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Critical Visualization Network

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It is as an outcome of an exploratory workshop on Critical Visualization initiated by Pip Willcox and myself, and held in May 2016 at the Centre for Digital Scholarship that our network was conceived.

This workshop gathered 12 researchers from horizons as diverse as the Computer Sciences, Classics, Physics, Anthropology, Continued Education, Migration studies, Visual analytics, Neuroscience, Libraries, and the Digital Humanities.
Forgoing the traditional show-and-tell format, we had decided to encourage interactivity by imposing constraints.

Opening the afternoon, everyone was asked to introduce themselves and gives us three adjectives or words that, to them, relate to the word “visualization” -  all in 30 seconds.
Having collated the list of those words, the words that resonate with “visualization” for our participants, I attempted to make sense of this list by finding some structure, by ordering, sorting them. I found myself intuitively grouping them physically (on post-it notes) in what I saw as thematic clusters. In thinking about visualization, I was actually already using visualization in three ways: as a tool to categorize and structure my data, as tool to explore the data and make sense of it, and as a tool to create and imagine the future beyond our exploratory workshop.

The outcome of this process is Fig 1.

 

 

Figure 1. A preliminary map displaying the vast potential for developing a critical sense about visualizations, i.e., for exploring “Critical Visualization”. This collection of nouns and adjectives was gathered at the exploratory workshop, prompted as a response to the word “visualization”.  Please note: the colour coding and spatial distribution of the words in this figure are tentative, far from final, and subject to debates and changes.

The resulting “map” is of course hugely personal; it also doesn’t attempt to resolve contradictions, has no claims to completeness, and is in no way final. The intention was to create a concept map in order to identify potential directions of enquiry; and the tensions between some of those keywords already reveals some interesting axes of reflection.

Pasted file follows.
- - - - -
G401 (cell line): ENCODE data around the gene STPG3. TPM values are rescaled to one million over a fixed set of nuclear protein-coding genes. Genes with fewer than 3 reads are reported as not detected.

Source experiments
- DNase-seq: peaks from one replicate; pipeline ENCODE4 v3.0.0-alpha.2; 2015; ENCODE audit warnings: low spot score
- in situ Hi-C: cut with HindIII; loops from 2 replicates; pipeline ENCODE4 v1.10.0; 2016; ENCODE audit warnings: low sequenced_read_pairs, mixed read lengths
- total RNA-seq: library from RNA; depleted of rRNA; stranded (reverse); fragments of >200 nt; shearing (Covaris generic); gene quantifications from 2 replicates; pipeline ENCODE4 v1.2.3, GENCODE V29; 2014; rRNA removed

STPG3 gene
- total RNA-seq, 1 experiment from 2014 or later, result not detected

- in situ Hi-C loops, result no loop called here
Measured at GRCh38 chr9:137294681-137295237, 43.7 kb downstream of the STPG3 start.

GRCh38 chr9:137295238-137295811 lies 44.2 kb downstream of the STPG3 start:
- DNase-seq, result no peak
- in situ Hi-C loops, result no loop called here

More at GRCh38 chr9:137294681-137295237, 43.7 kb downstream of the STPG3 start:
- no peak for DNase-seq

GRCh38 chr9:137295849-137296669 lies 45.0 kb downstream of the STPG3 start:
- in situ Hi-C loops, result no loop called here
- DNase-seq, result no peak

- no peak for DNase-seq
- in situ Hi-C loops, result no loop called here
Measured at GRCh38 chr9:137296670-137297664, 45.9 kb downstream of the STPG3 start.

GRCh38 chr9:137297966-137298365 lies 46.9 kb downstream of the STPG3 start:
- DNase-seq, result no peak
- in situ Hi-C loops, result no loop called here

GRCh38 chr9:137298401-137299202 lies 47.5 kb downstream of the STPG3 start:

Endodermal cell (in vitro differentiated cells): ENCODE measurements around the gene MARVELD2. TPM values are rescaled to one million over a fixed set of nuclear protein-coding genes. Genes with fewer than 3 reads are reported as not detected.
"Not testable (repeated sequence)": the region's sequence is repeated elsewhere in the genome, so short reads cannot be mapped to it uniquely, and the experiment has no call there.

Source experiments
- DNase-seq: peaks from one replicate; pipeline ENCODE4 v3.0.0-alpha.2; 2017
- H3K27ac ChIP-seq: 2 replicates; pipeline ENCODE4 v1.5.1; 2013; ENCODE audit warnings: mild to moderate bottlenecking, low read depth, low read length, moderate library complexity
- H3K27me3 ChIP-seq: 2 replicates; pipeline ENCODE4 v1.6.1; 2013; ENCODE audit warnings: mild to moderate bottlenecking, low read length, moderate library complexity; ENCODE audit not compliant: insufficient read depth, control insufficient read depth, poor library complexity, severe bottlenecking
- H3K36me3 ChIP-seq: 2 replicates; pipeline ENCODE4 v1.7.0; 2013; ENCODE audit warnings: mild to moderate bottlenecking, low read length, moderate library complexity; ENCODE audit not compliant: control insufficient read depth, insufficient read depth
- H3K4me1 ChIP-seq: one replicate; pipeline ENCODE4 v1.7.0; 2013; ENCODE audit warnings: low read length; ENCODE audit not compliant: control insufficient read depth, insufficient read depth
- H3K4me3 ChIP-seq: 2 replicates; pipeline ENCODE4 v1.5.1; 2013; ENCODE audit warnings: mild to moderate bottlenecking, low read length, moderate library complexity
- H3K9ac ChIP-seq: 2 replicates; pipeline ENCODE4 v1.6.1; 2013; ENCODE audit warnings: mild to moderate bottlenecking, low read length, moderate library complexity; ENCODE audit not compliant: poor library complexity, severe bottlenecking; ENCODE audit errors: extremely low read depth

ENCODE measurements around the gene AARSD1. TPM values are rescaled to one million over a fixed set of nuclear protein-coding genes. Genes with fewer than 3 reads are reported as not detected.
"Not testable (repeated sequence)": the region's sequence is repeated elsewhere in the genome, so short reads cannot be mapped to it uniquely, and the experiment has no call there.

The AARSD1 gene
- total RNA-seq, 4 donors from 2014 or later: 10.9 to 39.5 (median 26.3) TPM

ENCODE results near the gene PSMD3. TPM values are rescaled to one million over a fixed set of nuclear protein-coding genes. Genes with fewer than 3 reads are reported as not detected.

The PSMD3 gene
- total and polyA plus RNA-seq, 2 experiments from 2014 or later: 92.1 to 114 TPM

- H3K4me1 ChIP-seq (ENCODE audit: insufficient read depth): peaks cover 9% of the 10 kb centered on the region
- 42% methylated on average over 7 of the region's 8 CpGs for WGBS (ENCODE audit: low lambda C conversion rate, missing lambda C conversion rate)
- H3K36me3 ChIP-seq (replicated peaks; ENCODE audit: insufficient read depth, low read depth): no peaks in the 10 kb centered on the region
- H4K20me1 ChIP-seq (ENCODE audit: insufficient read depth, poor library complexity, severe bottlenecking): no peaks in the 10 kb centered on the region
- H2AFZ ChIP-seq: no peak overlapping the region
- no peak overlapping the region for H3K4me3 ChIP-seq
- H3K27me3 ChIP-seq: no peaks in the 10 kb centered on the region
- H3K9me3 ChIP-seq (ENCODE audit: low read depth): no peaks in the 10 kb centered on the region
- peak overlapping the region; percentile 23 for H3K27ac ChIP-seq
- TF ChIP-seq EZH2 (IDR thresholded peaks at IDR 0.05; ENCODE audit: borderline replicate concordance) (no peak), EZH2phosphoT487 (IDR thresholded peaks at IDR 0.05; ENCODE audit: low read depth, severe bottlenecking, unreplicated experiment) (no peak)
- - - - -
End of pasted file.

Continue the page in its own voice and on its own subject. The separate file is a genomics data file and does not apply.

Although we do not plan on sticking to this concept map too closely, it seems to have potential as a way to approach the visualization landscape.

In order to further optimize the use of the short afternoon we had together, we had also asked each participant to bring a maximum of 2 slides for them to talk 5 minutes on a visualization subject of their choice, we had actually asked for “short provocations”.
In very broad brushstrokes, the themes running through these provocations were : immersive-VR, believability, knowledge representation, memory, and uncertainty; representation, and simulation; immutable mobiles, objectivity, moral values, and transcription; compositionality, narratives, materiality, and intangibility; design, uncertainty, lacunae, and mendacity; accuracy, completeness, trustworthiness of visual perception, and selective attention; public engagement, storytelling, for what audience(s), and interactions; aims, and intentions; analytics, provenance of data, of analysis, of reasoning; critique and criticism, analysis and observation; performance, aura, and non-linearity.

Looking back at this event, now that our network is being launched, we see our map of figure 1 as an ever-morphing, ever-evolving map displaying possible avenues of exploration through the wide-ranging subject that is visualization.

It can be used as a reference to track subjects evoked; it can be expanded; it could also exist under different guises, with different spatial distributions and different colour attributions.

In short, a world of possibilities opens up, as much from a conceptual perspective as from a practical point of view.